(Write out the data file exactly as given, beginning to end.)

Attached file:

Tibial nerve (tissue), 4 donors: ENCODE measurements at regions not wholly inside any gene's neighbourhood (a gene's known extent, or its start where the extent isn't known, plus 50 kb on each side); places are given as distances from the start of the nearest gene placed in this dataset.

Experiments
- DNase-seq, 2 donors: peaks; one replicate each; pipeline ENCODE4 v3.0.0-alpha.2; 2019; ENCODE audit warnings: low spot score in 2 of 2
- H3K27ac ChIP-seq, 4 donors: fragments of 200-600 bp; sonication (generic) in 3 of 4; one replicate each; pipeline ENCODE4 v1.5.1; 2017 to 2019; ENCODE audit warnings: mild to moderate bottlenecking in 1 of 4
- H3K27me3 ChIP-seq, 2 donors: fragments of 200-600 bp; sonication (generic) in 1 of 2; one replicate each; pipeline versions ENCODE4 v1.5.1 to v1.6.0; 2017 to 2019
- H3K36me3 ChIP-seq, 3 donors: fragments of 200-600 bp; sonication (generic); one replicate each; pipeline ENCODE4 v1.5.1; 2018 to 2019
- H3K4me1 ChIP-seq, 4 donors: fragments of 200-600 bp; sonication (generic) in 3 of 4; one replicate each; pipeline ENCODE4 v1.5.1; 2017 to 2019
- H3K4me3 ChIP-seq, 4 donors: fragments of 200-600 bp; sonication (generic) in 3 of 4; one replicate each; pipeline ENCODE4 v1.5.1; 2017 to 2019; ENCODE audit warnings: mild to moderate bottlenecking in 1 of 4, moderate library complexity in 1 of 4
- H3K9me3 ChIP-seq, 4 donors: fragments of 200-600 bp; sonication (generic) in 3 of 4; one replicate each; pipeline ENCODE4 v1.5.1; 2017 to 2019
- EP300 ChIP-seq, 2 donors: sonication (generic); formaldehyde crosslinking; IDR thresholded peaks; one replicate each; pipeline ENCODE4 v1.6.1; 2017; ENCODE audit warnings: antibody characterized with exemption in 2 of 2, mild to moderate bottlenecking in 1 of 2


Tibial nerve (tissue), 4 donors: ENCODE measurements at regions not wholly inside any gene's neighbourhood (a gene's known extent, or its start where the extent isn't known, plus 50 kb on each side); places are given as distances from the start of the nearest gene placed in this dataset.

Experiments
- DNase-seq, 2 donors: peaks; one replicate each; pipeline ENCODE4 v3.0.0-alpha.2; 2019; ENCODE audit warnings: low spot score in 2 of 2
- H3K27ac ChIP-seq, 4 donors: fragments of 200-600 bp; sonication (generic) in 3 of 4; one replicate each; pipeline ENCODE4 v1.5.1; 2017 to 2019; ENCODE audit warnings: mild to moderate bottlenecking in 1 of 4
- H3K27me3 ChIP-seq, 2 donors: fragments of 200-600 bp; sonication (generic) in 1 of 2; one replicate each; pipeline versions ENCODE4 v1.5.1 to v1.6.0; 2017 to 2019
- H3K36me3 ChIP-seq, 3 donors: fragments of 200-600 bp; sonication (generic); one replicate each; pipeline ENCODE4 v1.5.1; 2018 to 2019
- H3K4me1 ChIP-seq, 4 donors: fragments of 200-600 bp; sonication (generic) in 3 of 4; one replicate each; pipeline ENCODE4 v1.5.1; 2017 to 2019
- H3K4me3 ChIP-seq, 4 donors: fragments of 200-600 bp; sonication (generic) in 3 of 4; one replicate each; pipeline ENCODE4 v1.5.1; 2017 to 2019; ENCODE audit warnings: mild to moderate bottlenecking in 1 of 4, moderate library complexity in 1 of 4
- H3K9me3 ChIP-seq, 4 donors: fragments of 200-600 bp; sonication (generic) in 3 of 4; one replicate each; pipeline ENCODE4 v1.5.1; 2017 to 2019
- EP300 ChIP-seq, 2 donors: sonication (generic); formaldehyde crosslinking; IDR thresholded peaks; one replicate each; pipeline ENCODE4 v1.6.1; 2017; ENCODE audit warnings: antibody characterized with exemption in 2 of 2, mild to moderate bottlenecking in 1 of 2